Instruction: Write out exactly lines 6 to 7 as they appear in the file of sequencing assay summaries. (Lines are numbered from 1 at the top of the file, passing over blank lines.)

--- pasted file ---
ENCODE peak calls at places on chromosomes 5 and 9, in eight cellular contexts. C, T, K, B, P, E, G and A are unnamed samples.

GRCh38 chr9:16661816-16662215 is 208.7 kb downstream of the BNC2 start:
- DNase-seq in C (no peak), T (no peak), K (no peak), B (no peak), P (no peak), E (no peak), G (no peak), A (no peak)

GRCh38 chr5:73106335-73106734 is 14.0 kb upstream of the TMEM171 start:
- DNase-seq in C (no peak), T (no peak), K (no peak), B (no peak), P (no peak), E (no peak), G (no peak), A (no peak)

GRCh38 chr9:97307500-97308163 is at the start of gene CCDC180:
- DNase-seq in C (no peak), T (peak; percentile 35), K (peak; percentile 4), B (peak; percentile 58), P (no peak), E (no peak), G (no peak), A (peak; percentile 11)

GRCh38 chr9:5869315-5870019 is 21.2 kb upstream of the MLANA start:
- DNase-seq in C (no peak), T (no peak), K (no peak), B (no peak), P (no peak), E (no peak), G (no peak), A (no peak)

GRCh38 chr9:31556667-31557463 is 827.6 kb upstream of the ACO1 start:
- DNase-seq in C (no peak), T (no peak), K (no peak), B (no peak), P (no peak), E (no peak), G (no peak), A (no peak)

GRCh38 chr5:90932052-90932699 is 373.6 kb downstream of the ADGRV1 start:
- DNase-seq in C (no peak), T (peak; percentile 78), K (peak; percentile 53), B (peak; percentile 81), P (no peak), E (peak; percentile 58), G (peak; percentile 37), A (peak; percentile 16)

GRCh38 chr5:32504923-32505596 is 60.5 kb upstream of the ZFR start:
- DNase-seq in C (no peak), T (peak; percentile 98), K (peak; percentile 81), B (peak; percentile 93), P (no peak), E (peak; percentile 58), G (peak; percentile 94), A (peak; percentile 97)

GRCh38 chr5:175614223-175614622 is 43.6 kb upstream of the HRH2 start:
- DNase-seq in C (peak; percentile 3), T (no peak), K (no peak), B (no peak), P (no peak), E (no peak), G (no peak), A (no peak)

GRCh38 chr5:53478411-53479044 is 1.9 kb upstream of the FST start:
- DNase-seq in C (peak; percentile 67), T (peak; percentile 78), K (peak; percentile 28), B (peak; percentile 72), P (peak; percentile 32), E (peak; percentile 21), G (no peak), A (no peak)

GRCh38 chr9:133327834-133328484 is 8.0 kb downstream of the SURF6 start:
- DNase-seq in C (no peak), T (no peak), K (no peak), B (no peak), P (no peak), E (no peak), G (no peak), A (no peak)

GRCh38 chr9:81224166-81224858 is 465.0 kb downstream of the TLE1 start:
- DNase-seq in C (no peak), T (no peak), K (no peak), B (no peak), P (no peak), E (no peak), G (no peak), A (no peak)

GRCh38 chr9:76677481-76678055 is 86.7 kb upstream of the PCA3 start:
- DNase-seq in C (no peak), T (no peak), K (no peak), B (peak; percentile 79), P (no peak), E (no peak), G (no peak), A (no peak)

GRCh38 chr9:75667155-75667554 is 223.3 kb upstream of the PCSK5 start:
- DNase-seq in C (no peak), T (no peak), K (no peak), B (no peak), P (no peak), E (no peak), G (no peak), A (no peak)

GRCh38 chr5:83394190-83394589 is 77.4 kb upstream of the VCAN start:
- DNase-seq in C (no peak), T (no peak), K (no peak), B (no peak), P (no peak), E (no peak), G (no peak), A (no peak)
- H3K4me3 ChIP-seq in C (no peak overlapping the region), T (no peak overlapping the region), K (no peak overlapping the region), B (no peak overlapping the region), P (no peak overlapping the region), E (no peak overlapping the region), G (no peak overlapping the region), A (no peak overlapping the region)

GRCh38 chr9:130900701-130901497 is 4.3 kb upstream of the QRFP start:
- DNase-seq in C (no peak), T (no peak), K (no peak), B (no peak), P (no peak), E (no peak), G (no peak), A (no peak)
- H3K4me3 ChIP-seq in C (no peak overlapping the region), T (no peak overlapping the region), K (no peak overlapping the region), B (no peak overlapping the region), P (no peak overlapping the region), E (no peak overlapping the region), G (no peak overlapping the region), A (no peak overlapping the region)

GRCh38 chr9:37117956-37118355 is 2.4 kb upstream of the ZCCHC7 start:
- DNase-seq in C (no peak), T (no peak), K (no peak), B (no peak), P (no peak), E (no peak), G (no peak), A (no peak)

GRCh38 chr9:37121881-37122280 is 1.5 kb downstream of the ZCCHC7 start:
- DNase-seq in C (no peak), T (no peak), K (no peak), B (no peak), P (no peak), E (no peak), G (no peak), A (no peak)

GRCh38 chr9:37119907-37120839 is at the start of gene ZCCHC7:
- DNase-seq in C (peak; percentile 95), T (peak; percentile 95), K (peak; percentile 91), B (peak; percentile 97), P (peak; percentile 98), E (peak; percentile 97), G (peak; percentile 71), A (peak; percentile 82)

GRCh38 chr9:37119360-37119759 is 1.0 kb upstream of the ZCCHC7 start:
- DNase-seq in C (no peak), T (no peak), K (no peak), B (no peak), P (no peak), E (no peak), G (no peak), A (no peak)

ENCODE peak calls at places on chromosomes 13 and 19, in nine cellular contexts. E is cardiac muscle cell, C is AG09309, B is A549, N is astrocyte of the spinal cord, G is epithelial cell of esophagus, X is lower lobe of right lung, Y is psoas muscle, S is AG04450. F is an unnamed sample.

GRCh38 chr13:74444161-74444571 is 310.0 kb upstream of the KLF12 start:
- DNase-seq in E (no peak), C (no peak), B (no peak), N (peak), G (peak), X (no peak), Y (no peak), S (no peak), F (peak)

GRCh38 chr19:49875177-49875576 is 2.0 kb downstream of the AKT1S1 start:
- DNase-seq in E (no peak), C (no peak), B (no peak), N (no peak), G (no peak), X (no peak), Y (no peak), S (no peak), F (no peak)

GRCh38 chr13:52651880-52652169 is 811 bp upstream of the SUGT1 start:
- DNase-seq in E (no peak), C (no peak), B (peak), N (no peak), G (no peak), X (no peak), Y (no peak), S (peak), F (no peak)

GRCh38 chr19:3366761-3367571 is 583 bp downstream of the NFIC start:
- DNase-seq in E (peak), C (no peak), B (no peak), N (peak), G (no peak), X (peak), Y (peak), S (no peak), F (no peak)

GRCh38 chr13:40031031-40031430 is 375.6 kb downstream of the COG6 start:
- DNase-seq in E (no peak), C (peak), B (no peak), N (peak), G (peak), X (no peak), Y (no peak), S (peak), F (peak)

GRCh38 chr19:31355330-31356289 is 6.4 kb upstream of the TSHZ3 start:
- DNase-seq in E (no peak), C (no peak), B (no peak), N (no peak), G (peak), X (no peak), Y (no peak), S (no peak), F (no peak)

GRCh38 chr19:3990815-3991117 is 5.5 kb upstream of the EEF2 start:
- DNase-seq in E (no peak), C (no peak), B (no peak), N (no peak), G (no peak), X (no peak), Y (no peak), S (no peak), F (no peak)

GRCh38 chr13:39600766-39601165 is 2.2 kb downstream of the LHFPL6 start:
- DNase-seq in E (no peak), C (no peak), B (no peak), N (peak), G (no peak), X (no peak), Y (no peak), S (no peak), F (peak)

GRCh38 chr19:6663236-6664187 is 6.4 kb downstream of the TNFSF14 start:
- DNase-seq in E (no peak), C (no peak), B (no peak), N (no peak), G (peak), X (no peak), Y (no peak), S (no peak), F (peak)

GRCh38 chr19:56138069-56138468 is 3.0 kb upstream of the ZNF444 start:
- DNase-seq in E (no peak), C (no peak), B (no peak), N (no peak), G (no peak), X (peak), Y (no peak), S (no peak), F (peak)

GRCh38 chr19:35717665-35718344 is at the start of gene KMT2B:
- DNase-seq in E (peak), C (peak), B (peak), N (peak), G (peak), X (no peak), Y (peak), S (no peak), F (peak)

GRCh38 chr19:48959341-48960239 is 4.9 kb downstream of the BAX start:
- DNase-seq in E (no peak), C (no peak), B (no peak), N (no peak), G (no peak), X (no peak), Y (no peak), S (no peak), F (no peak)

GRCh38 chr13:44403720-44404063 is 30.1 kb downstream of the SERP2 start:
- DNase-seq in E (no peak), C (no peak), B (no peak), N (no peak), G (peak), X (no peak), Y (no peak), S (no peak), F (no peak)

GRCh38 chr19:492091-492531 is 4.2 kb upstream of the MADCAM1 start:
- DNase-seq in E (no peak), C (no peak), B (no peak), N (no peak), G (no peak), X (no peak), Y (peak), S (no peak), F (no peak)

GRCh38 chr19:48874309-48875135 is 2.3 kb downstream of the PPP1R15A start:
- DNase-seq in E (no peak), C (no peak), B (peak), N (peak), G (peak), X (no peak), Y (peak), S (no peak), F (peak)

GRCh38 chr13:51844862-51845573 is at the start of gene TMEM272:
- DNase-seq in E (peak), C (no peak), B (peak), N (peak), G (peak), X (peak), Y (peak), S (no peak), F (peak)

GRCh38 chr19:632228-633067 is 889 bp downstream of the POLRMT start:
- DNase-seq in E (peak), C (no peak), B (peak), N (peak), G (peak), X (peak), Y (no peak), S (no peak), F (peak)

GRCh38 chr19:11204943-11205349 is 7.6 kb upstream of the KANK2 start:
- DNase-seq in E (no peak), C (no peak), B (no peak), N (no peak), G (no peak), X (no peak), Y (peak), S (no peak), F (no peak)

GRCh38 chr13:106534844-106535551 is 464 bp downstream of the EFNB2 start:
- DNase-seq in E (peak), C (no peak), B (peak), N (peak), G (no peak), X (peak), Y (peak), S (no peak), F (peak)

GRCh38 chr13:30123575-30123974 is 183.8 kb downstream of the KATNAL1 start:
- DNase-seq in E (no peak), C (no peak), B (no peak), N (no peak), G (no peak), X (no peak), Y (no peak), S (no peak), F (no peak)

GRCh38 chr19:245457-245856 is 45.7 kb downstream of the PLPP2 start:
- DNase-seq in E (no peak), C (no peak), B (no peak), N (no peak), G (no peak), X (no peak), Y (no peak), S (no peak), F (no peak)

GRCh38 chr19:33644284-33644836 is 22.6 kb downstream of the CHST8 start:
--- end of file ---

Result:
GRCh38 chr9:97307500-97308163 is at the start of gene CCDC180:
- DNase-seq in C (no peak), T (peak; percentile 35), K (peak; percentile 4), B (peak; percentile 58), P (no peak), E (no peak), G (no peak), A (peak; percentile 11)